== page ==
Tuesday, May 22, 2007

shearing begins @ remedy farm!!!

Now, i wish i had it together enough to be able to show the step by step progression of removing the fleece...but in the end i took like 50 photos between 2 sheep and it was all a bit too much to digest. So instead i chose some of the better pics, where you can actually tell where the animal is in the mountain of fiber!
The shearing master is my friend Wendy. She lives down the valley on a large ranch with 30 some sheep plus alpacas and angora goats and shears them all herself. She was very fast...about 40 minutes per animal!
All praise to powerful farmer women.

The process basically starts with seating the sheep and starting with the head. Then the shoulders, then one side of the ribs to the butt, then you flip em' and do the other side of the ribs to the butt, then legs and lastly the gnarly belly wool. The art of it is in knowing how to handle the animal causing the least stress, being swift and sure, not cutting them and also being able to keep the fleece clean and in tact. phew!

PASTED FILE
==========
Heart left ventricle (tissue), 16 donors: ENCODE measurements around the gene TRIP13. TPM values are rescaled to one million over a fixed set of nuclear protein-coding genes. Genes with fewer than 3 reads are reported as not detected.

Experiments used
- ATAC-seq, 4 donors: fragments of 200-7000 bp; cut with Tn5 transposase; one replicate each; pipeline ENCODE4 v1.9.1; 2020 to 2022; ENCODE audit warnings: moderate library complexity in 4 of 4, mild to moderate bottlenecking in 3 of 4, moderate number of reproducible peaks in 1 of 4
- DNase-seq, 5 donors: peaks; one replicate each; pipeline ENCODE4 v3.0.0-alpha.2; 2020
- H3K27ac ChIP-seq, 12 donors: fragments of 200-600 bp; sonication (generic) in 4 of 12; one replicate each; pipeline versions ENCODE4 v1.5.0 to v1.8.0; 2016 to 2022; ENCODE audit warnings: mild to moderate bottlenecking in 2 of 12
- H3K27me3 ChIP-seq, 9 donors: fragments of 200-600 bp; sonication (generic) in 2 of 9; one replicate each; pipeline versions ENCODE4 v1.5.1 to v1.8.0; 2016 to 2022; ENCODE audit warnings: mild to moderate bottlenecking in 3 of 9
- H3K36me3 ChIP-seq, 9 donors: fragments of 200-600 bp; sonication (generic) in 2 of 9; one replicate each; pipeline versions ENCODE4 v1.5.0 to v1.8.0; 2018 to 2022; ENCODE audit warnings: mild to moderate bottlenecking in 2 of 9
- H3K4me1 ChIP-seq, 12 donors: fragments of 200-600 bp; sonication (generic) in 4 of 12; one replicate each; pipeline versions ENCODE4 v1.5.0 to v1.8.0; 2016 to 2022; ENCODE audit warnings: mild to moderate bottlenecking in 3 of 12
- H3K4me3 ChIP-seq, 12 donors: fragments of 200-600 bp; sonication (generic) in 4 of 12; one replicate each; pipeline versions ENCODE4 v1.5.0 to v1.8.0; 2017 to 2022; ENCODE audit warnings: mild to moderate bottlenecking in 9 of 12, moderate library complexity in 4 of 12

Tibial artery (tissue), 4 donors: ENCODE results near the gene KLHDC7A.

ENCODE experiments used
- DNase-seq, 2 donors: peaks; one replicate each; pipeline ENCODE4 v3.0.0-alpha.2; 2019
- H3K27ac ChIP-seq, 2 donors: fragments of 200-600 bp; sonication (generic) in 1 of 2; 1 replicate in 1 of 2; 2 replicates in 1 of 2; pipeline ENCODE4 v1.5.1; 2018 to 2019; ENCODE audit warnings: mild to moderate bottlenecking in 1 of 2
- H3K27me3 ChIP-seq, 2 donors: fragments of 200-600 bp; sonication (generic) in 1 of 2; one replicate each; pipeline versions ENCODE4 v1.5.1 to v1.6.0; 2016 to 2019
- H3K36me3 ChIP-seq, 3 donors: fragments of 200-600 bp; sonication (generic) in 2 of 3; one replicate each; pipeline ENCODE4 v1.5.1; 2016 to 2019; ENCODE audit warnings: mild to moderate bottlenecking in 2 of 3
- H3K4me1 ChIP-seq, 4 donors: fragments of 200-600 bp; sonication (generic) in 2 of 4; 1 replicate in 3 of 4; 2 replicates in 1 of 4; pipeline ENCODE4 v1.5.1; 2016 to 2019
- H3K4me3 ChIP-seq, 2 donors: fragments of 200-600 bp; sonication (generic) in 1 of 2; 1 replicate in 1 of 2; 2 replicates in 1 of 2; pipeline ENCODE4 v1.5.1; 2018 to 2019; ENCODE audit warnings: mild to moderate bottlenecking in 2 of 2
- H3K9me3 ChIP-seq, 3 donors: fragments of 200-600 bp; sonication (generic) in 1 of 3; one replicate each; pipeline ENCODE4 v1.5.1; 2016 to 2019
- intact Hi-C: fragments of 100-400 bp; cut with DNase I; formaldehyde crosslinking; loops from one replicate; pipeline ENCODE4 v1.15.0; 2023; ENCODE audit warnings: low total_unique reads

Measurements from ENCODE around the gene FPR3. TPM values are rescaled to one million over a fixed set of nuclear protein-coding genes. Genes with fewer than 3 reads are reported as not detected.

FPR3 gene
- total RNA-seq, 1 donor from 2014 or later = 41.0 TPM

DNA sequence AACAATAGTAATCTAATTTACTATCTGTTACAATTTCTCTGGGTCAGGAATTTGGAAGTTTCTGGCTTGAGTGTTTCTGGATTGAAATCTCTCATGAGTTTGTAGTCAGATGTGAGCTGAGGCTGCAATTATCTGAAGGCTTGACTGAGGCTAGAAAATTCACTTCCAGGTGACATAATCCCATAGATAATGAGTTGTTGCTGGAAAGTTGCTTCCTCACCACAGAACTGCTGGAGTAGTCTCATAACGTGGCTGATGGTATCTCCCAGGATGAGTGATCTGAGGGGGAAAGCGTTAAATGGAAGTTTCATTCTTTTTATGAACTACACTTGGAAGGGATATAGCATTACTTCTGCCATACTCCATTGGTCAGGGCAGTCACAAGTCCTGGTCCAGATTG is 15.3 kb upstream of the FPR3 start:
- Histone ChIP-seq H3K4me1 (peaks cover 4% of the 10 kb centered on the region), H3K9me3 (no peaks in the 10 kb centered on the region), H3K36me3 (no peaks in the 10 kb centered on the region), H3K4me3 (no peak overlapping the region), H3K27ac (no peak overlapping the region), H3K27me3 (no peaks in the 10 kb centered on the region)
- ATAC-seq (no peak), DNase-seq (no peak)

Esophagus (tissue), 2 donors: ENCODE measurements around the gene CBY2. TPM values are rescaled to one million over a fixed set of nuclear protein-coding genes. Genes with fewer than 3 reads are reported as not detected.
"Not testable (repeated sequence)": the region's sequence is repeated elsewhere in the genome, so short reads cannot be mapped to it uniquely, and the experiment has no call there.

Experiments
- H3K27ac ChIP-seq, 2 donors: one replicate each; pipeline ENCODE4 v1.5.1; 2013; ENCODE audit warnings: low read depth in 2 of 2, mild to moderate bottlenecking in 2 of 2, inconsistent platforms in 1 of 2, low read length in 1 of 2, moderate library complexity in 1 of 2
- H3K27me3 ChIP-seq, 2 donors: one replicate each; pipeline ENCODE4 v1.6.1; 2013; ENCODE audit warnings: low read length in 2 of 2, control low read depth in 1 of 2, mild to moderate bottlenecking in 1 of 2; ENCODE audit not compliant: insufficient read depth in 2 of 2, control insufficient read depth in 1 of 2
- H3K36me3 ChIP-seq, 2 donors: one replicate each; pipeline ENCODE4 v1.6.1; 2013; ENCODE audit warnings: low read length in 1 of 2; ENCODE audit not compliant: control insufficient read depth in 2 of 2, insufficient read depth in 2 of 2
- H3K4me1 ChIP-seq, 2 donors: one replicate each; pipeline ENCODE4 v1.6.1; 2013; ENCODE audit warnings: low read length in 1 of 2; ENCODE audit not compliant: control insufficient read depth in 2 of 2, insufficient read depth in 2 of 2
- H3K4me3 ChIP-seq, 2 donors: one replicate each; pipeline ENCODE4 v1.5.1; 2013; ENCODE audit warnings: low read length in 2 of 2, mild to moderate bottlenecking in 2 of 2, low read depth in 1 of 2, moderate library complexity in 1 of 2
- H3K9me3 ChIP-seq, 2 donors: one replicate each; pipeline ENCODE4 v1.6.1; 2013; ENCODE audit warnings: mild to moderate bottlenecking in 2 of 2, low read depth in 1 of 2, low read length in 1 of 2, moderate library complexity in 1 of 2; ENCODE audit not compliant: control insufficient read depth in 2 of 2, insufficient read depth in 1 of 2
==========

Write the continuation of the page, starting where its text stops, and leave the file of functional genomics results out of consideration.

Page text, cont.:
In the end the fleeces were about 10 pounds each ! After skirting they were each about 8lbs.They are fairly clean and mat free, i'm pretty happy with them. I"ve certainly got my work cut out for me! A nice big blanket is all of 7 or 8 pounds...so i'll have plenty left over to sell as just yarn...and lupe hasn't even been shorn yet!


Jbeeky said...

They look so cute sheared! Do your arms ache after?

erin ambrose said...

yes...very cute when naked....and very clingy the rest of the day! right next to my legs, poor little buggers.

more than sore arms is a sore back and legs. when i tried, and failed miserably, last fall to shear godiva, i was so sore the next day i could hardly walk.

this is why wendy only did 2 of 3...she was worried about pushing it, esp. since mine are her first shears of the season!

Cecilia said...

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